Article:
Dufftown (Pronounced: DUFFtown)
57°26'9.61"N, 3° 7'40.93"W
Balvenie, Glendullan, Mortlach
3 Wash stills, 3 Spirit stills
5,800,000 litres of pure alcohol per year
UDV / Diageo (since 1985)
Dufftown, Banffshire, AB55 4BR
Sort of, for the last few years under the 'Singleton' name
Below, on WhiskyFun and on the Malt Maniacs Monitor
Scores & tasting notes:
1) Being named after the town itself, one might easily assume that the Dufftown whisky distillery was also the first distillery to be set up in Dufftown. Well, it wasn't - Mortlach (1824), Glenfiddich (1887), Balvenie (1892) and Convalmore (1894) were all established earlier. Glendullan followed in 1898. The next distillery to be built was Pittyvaich in 1975. Unfortunately, that adventure ended in 1993 when the distillery closed again in 1993. William Grant's 'token' malt distillery Kininvie (1990) was located in Dufftown as well. One more 'fun fact' about the location;
The 'Dufftown' distillery is actually located outside the town of Dufftown...
2) Dufftown is one of almost two dozen malt whisky distilleries that were founded over a century ago during the 'whisky boom' of the late 19th century and which have managed to survive until this day. The other survivors include Aberfeldy, Ardmore, Aultmore, Balvenie, Benriach, Benromach, Bruichladdich, Bunnahabhain, Dalwhinnie, Glendullan, Glenfiddich, Glenrothes, Glentauchers, Knockandu, Knockdhu, Longmorn, Tamdhu and Tomatin.
3) The Dufftown malt whisky distillery has a full lauter mash tun with a capacity of 13 tonnes.
That makes it one of the biggest in the entire Scotch whisky Industry.
4) There are eight warehouses at the Dufftown distillery, holding almost 100,000 casks of malt whisky.
5) Only 3% of the malt whisky which is produced at Dufftown is bottled as a single malt; the rest is used as an ingredient for blended whiskies - particularly Bell's.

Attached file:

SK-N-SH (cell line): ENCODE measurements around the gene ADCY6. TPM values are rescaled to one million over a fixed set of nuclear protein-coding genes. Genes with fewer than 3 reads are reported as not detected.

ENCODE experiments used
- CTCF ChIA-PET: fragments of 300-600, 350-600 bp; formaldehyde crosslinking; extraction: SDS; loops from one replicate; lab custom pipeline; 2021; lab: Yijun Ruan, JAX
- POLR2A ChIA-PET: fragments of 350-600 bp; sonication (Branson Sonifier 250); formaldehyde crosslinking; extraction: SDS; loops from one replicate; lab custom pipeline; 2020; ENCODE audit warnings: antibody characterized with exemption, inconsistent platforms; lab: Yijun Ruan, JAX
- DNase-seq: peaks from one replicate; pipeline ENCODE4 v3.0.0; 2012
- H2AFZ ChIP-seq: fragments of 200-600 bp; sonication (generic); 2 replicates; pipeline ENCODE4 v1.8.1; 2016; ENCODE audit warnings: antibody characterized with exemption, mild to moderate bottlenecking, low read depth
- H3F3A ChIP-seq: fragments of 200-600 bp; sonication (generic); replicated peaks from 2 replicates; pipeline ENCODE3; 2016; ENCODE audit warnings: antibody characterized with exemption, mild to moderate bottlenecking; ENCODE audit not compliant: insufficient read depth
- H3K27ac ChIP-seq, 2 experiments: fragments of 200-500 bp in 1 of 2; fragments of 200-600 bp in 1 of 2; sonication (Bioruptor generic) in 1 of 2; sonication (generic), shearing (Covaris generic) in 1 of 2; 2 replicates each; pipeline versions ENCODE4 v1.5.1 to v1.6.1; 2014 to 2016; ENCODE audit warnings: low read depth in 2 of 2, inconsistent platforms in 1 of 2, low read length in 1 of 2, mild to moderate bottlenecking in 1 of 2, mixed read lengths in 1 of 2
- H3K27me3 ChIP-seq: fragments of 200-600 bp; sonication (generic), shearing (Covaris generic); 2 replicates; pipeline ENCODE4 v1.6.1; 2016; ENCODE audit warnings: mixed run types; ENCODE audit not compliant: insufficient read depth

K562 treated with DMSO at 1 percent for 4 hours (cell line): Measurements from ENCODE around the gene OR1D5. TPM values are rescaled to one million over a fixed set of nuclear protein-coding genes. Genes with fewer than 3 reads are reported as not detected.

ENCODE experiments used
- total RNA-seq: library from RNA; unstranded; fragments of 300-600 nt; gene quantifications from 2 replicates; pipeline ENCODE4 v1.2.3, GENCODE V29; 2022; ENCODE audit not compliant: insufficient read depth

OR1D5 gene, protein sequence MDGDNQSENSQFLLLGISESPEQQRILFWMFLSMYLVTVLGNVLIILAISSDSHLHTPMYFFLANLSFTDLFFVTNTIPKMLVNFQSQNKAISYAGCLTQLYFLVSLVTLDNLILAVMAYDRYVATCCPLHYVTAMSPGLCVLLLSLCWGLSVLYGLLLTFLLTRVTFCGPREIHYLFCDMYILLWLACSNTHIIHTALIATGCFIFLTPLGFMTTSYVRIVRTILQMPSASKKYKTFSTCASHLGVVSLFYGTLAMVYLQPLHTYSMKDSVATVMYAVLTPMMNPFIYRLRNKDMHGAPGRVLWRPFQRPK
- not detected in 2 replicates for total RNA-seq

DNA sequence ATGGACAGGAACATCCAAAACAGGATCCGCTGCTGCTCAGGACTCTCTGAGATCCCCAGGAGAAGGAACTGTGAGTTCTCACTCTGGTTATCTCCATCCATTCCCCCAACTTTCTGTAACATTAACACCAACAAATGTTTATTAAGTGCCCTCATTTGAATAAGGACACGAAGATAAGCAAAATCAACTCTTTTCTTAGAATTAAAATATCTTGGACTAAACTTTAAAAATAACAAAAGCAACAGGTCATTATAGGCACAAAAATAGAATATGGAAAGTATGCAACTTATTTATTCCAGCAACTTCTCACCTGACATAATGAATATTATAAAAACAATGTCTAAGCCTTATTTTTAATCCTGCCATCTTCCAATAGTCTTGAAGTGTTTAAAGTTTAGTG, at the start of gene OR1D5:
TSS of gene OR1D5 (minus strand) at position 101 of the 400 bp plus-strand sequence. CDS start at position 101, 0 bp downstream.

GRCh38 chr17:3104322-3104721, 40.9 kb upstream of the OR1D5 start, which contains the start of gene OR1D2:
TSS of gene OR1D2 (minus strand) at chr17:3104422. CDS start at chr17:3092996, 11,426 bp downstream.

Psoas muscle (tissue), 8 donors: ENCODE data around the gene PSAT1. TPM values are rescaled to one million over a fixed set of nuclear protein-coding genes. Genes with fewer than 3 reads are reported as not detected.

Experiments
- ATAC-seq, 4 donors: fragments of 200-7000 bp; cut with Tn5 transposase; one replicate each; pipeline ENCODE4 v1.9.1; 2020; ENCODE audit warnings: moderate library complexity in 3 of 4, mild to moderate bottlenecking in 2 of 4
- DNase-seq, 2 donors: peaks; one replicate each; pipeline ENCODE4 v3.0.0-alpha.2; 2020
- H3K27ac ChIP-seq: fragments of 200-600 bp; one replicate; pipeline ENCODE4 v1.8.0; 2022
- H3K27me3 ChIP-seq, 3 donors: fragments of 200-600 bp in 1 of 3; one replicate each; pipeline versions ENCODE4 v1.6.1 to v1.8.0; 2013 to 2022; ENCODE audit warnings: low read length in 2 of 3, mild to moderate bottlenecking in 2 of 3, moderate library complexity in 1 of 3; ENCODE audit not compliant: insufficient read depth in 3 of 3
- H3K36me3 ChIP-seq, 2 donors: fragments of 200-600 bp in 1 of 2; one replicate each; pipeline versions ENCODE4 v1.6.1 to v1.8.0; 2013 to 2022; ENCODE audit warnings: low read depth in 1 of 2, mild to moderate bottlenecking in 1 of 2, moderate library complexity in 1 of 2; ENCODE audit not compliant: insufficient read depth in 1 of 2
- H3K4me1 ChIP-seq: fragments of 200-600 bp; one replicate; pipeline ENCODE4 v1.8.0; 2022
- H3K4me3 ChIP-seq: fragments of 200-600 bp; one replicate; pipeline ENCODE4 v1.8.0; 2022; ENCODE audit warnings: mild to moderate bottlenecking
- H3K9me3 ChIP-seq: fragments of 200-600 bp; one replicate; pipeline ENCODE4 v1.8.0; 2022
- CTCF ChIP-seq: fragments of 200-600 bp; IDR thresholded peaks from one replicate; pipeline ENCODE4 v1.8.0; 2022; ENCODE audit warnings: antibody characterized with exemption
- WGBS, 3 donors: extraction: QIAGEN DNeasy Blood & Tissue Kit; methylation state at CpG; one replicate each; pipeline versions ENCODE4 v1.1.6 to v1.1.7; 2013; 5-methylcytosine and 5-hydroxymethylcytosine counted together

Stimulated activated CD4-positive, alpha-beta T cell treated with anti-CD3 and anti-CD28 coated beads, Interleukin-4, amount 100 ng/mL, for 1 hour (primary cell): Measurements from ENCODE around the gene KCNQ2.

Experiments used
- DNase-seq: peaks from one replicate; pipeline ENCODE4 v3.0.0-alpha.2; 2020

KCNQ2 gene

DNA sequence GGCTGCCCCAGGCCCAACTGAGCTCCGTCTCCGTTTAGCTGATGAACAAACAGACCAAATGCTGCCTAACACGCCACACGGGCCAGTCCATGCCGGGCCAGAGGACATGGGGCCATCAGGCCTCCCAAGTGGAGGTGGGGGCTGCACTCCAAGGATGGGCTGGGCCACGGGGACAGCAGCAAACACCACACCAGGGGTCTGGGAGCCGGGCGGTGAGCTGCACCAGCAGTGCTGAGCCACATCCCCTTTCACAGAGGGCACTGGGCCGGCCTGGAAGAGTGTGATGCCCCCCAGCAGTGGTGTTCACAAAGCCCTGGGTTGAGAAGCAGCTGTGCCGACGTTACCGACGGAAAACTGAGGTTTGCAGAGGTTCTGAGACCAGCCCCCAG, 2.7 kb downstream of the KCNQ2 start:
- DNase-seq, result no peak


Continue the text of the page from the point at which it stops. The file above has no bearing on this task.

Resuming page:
6) Dufftown was once the Diageo distillery with the largest production capacity. Even though the maximum annual capacity was increased from 4,000,000 to 5,800,000 litres of pure alcohol in recent years, it ranked as #3 among the Diageo distilleries in 2012 - Roseisle and Caol Ila produce even more whisky every year.
Dufftown 27yo 1982/2010 (55.7%, Riverstown, Sherry c#18582, 104 Bts.)
Nose: Austere & quite strong. Hard to describe. Opens up & improves a LOT after a minute; sweet & deeply fruity.
Taste: Forced sweetness in the start, followed by bitterness and some smoke. Ginger? Menthol? It remains odd.
Score: 85 points - although I should point out that it starts off much weaker in the nose.
Singleton of Dufftown 12yo (40%, OB for duty free, Bottled +/- 2009, 1 litre)
Nose: Light, soft fruits. Young, sour apples. Whiff of rhubarb? Hints of chloride and oil?
It's not very expressive to begin with and it shuts down almost completely within a few minutes.
Taste: Sweet and altogether quite pleasant. A whiff of oil. There's an odd fruitiness to the palate.
Some 'plastic' characteristics. Loses a few points in the harsh 'plywood' finish. Pine; some herbal traits.
Score: 72 points - it lacks some complexity and staying power that's needed for a score over 75 points.
This score also suggests that the rumours that this is a 'blendification effort' from Diageo could be true...
Dufftown 25yo 1984/2009 (57.5%, Signatory, Sherry Butt #80, 455 Bts.)
Nose: Rich, big and sherried. Very fragrant. The age and type of cask lift this out of the realm of Dufftown.
Spices come to the foreground, along with something vaguely phenolic. A surprisingly complex malt whisky.
Granted, the cask has a stronger voice than the distillery in this case - but frankly I don't mind too much.
Taste: Round and fruity. Oak and smoke. A lovely heavily sherried profile. Excellent tannins in the finish.
Score: 90 points - which makes this the highest scoring Dufftown I've tried so far. One for the sherry freaks...
The Dufftown 11yo (58%, Von Fass Cask Strength, Bottled +/- 2000) was a sample sent by Olivier.
Nose: Fudge. Sweet and malty. Yeah, this is the 'Dufftown' profile I remember. Then a hint of lime.
The citrussy side grows stronger, evolving into stale, warm beer. Now the beer grows stronger.
Now it transforms into something dusty and fruity like dried apples. Very intersting development!
And it goes on. After ten minutes the organics move in. Wet pipe tobacco. Quite remarkable.
Oddly enough, it has sort of an allergic reaction to water, becoming metallic and sharp.
Taste: Sweet. Mouth coating. Once again, this profile reminds me a lot of the 10yo OB.
Hmmm. Now a hint of something smoky and fishy. Perfectly drinkable at cask strength.